AP

Army: Disinterred remains do not match Native American boy

Jun 20, 2022, 8:31 PM | Updated: Jun 21, 2022, 2:59 pm

A grave marked Wade Ayres is seen at the cemetery of the U.S. Army's Carlisle Barracks on June 10, ...

A grave marked Wade Ayres is seen at the cemetery of the U.S. Army's Carlisle Barracks on June 10, 2022, in Carlisle, Pa. On Saturday, the Army exhumed the grave, thought to belong to Ayres of the Catawba Indian Nation of South Carolina, who died in 1904. The remains did not match those of a male aged 13 or 14, but instead were found to be consistent with a female aged 15 to 20, the Army said in a statement. (AP Photo/Matt Slocum)

(AP Photo/Matt Slocum)

The tombstone bore the name of Wade Ayres, a Native American boy who died at a government-run boarding school in Pennsylvania more than a century ago and was thought to have been buried on the grounds of what is now a U.S. Army base.

But when the Army exhumed grave B-13 over on Saturday, intending to repatriate the boy’s remains to the Catawba Indian Nation of South Carolina, they did not match those of a male age 13 or 14. Instead, they belonged to a female age 15 to 20, the Army said in a statement.

Her remains were reburied in the same grave on Monday and marked unknown.

“The Army is committed to seeking more information in an effort to determine where the remains of Wade Ayres are buried so that he may be returned to his family and the Catawba nation,” the Army said.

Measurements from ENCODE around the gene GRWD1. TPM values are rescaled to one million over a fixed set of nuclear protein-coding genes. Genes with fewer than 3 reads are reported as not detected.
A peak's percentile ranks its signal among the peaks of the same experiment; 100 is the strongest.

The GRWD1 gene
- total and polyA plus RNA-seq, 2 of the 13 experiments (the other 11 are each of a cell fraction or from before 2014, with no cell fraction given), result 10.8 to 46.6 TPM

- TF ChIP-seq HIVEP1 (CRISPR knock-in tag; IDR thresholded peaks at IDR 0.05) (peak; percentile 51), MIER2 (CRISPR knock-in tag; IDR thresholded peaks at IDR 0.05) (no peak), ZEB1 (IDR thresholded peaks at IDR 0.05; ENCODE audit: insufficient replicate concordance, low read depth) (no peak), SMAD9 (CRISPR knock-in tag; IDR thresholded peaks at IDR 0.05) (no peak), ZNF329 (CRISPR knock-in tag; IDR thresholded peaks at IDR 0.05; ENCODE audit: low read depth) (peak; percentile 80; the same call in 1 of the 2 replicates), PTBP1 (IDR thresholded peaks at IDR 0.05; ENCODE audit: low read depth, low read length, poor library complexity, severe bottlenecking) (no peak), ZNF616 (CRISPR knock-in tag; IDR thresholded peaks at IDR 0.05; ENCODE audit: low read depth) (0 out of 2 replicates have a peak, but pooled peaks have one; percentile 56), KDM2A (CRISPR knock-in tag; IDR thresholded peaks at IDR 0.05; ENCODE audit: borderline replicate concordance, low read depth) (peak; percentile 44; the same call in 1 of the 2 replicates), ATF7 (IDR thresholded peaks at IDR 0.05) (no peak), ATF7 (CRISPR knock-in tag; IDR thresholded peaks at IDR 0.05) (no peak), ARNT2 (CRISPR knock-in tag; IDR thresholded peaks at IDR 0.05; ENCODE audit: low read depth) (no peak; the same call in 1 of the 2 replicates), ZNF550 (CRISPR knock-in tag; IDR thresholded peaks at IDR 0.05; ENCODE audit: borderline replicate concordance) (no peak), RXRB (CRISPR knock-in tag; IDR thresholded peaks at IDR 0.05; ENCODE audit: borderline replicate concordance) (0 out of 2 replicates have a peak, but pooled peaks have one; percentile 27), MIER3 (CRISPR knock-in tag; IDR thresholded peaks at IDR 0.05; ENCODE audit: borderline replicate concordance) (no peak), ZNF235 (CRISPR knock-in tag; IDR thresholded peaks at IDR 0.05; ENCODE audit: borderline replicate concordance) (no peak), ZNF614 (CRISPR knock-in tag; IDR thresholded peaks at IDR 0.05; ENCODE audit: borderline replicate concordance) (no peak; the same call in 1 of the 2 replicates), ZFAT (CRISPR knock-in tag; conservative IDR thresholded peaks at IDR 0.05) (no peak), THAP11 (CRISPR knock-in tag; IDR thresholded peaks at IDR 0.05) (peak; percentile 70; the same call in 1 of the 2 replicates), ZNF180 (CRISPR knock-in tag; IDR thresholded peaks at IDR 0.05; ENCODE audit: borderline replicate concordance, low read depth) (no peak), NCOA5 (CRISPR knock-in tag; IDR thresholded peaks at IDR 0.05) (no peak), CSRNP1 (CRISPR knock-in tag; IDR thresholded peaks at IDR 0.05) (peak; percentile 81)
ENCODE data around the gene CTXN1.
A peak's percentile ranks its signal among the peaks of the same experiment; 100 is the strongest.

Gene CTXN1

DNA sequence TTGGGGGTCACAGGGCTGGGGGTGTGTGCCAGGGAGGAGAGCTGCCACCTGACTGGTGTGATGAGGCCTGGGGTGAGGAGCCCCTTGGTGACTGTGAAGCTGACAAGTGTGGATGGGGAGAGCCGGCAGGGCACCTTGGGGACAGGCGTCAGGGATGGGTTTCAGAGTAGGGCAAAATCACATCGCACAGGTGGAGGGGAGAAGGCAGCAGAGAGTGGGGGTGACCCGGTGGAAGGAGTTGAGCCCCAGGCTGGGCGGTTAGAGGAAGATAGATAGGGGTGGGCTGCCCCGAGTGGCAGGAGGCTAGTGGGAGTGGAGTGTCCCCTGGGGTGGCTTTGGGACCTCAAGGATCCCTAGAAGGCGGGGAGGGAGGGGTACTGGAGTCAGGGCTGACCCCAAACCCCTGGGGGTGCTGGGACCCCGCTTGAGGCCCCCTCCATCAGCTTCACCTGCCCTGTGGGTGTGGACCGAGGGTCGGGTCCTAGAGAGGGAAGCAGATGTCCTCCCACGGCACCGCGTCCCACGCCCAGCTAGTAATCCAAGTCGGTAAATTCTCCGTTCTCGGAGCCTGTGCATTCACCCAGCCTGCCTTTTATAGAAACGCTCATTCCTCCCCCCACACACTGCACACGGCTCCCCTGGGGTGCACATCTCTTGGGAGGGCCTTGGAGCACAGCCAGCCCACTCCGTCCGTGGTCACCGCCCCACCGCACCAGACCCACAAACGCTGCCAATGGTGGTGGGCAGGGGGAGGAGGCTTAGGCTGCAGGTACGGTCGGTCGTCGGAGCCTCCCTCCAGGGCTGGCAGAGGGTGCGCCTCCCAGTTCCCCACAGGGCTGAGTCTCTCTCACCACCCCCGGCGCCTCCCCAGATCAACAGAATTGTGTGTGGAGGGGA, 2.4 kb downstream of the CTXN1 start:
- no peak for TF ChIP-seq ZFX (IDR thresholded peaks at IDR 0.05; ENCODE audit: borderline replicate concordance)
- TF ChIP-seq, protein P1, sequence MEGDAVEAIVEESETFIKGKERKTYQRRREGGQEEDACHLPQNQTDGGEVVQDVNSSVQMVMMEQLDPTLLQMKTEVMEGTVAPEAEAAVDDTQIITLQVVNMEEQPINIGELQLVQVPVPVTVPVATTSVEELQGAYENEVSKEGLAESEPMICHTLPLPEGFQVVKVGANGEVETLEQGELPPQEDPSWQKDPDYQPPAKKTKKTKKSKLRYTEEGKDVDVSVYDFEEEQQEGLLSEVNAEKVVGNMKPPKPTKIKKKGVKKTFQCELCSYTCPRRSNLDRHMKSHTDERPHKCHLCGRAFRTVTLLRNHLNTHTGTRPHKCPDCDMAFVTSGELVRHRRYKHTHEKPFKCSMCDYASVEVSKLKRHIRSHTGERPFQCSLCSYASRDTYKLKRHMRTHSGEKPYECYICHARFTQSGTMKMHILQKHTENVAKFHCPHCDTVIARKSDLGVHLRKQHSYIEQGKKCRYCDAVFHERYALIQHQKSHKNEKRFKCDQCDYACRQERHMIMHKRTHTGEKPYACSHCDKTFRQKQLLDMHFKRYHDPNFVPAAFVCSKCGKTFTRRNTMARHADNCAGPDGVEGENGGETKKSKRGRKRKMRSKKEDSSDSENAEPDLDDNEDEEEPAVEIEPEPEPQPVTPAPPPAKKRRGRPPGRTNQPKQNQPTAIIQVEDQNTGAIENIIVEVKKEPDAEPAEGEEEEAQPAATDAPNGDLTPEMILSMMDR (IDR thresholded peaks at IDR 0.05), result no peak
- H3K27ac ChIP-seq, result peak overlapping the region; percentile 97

Messages were sent to Catawba and Army officials on Tuesday seeking more information about efforts to locate Wade. It was also unclear whether the Army is seeking to match the unidentified female to a tribe.

The discovery came as the Army disinters the remains of eight Native American children who died at the government-run Carlisle Indian Industrial School. The disinterment process began earlier this month and is the fifth such project at Carlisle, the home of the U.S. Army War College.

So far, the Army has disinterred four of the children, with two already returned to family members, one reburied and one to be repatriated pending analysis, according to Renea Yates, director of the Office of Army Cemeteries.

The Army has transferred remains of a total of 23 Native American children from Carlisle in recent years, but its repatriation efforts have not always gone as planned.

In 2017, disinterred remains were not consistent with the identity of the child recorded to have been buried in that plot. Yates said Tuesday that Army research determined a headstone had been set over the wrong grave. “The correct child was disinterred and returned to their family and tribe the following year in 2018,” she said in a written statement.

There could be a number of reasons why remains do not match cemetery records, including shifting ground, poor record-keeping and a mixup at the time of burial, said University of South Florida forensic anthropologist Erin Kimmerle.

“Unfortunately, it happens all the time,” Kimmerle said in a phone interview Tuesday. “I’ve probably done 40 different exhumations in known, existing cemeteries and every cemetery had issues.”